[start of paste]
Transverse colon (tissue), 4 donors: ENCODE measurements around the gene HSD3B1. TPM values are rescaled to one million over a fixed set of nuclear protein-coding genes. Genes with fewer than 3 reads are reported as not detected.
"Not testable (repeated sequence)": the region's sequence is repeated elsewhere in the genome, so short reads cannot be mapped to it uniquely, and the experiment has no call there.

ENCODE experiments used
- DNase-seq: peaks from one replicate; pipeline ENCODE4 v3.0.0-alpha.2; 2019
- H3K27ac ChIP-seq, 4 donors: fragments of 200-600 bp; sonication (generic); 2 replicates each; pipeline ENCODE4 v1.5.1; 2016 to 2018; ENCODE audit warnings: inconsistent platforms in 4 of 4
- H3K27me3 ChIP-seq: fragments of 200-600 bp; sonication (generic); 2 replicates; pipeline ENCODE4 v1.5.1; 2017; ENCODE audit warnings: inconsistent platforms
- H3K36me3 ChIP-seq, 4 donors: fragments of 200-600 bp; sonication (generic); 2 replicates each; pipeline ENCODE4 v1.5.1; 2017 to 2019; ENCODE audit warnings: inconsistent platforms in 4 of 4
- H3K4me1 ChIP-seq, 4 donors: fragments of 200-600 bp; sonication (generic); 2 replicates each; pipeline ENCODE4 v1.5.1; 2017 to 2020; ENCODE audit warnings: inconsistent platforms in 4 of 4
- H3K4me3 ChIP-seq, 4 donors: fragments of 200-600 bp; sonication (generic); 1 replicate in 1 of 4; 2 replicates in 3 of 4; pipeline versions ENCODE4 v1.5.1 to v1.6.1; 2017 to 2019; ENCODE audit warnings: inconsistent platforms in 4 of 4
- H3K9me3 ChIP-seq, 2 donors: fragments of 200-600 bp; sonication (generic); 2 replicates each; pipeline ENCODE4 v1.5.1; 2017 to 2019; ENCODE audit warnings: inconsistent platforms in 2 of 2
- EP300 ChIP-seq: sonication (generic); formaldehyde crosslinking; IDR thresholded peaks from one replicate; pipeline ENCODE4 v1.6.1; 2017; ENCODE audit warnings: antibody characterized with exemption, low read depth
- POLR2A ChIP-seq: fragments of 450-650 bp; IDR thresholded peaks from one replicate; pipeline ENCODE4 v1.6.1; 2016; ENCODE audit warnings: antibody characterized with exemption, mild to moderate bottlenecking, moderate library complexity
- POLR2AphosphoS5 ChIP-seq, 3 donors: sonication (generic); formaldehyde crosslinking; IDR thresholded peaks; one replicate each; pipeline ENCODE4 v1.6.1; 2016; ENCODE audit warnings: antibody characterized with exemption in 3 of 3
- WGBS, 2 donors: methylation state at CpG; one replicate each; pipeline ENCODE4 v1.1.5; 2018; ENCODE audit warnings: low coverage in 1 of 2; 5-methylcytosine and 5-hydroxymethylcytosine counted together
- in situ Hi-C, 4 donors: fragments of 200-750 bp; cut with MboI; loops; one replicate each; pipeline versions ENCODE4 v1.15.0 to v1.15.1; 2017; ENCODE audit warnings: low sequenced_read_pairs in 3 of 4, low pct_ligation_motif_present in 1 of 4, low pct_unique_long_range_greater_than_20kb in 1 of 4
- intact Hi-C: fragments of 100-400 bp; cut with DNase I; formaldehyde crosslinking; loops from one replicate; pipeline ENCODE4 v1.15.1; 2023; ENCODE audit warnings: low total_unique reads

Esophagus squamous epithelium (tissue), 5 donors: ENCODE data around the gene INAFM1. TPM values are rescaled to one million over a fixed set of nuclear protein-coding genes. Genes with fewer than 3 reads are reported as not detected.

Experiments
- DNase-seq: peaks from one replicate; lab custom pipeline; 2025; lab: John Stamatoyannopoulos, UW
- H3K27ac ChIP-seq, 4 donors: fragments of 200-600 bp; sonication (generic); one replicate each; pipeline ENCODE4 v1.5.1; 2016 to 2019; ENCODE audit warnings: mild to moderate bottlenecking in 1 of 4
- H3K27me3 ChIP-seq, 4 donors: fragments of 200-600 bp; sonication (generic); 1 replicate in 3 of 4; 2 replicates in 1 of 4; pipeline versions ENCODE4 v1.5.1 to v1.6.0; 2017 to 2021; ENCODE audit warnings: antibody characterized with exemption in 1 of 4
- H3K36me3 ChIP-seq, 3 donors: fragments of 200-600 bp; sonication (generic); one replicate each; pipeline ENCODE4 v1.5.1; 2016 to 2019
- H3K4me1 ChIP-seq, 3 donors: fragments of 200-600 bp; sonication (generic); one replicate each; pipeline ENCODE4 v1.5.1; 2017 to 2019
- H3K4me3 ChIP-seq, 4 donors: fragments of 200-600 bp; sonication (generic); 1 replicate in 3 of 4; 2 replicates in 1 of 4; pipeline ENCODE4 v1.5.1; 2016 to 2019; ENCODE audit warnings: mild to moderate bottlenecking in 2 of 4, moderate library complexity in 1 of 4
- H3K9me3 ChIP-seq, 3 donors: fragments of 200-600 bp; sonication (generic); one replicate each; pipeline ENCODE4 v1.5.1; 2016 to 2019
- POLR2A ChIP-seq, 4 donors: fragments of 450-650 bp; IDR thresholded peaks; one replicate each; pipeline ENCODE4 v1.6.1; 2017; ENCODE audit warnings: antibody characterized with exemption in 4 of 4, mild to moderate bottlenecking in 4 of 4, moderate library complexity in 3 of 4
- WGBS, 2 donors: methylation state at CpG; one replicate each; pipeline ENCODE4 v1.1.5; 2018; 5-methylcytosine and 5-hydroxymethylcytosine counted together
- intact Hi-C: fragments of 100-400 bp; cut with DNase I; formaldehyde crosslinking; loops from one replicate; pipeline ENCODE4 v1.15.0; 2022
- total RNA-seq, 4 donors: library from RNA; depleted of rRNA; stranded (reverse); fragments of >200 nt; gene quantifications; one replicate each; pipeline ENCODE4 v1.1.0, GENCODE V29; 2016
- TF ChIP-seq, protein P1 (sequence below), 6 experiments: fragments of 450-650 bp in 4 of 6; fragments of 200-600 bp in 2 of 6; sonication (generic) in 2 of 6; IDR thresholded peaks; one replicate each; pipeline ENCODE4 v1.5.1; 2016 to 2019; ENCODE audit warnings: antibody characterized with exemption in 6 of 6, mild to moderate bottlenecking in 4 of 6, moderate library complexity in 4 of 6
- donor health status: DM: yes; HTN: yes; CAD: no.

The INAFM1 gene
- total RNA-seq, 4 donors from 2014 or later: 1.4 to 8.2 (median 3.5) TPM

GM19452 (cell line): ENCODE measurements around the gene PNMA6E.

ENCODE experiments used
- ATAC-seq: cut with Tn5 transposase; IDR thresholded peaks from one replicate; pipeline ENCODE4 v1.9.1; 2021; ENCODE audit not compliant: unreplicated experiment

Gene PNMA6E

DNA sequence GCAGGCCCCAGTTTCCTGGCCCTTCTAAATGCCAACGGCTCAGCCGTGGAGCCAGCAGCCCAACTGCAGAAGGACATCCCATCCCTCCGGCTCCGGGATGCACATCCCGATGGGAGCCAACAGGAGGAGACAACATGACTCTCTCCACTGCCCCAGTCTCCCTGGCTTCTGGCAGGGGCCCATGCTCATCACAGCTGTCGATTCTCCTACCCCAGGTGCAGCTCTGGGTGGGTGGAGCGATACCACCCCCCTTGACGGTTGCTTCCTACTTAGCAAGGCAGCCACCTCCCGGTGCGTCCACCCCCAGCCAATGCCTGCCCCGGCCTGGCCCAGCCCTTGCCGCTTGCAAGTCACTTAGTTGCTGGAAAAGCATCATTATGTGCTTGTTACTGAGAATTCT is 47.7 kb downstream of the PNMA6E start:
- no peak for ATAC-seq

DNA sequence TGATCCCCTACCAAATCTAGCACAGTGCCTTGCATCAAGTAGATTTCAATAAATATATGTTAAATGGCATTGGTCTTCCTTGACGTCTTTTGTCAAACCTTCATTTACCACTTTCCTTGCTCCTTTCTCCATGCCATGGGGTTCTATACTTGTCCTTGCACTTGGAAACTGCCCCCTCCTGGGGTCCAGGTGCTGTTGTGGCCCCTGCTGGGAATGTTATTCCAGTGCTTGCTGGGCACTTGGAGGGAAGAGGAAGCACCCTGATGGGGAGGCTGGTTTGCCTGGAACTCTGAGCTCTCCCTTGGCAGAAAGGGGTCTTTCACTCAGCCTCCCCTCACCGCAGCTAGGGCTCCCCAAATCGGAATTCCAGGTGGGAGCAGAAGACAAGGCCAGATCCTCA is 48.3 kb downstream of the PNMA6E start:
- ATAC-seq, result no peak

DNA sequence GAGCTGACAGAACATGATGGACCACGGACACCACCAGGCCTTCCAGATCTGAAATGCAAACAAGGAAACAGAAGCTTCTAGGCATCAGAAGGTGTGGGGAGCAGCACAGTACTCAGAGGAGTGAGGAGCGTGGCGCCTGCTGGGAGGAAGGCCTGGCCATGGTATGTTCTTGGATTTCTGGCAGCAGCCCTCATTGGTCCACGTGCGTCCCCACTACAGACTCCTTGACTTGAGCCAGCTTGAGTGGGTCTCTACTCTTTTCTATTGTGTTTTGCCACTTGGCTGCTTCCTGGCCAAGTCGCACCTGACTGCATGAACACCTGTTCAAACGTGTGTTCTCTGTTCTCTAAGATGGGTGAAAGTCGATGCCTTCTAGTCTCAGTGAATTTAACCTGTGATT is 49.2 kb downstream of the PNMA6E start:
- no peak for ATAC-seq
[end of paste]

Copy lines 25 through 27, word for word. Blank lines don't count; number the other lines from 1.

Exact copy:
- H3K9me3 ChIP-seq, 3 donors: fragments of 200-600 bp; sonication (generic); one replicate each; pipeline ENCODE4 v1.5.1; 2016 to 2019
- POLR2A ChIP-seq, 4 donors: fragments of 450-650 bp; IDR thresholded peaks; one replicate each; pipeline ENCODE4 v1.6.1; 2017; ENCODE audit warnings: antibody characterized with exemption in 4 of 4, mild to moderate bottlenecking in 4 of 4, moderate library complexity in 3 of 4
- WGBS, 2 donors: methylation state at CpG; one replicate each; pipeline ENCODE4 v1.1.5; 2018; 5-methylcytosine and 5-hydroxymethylcytosine counted together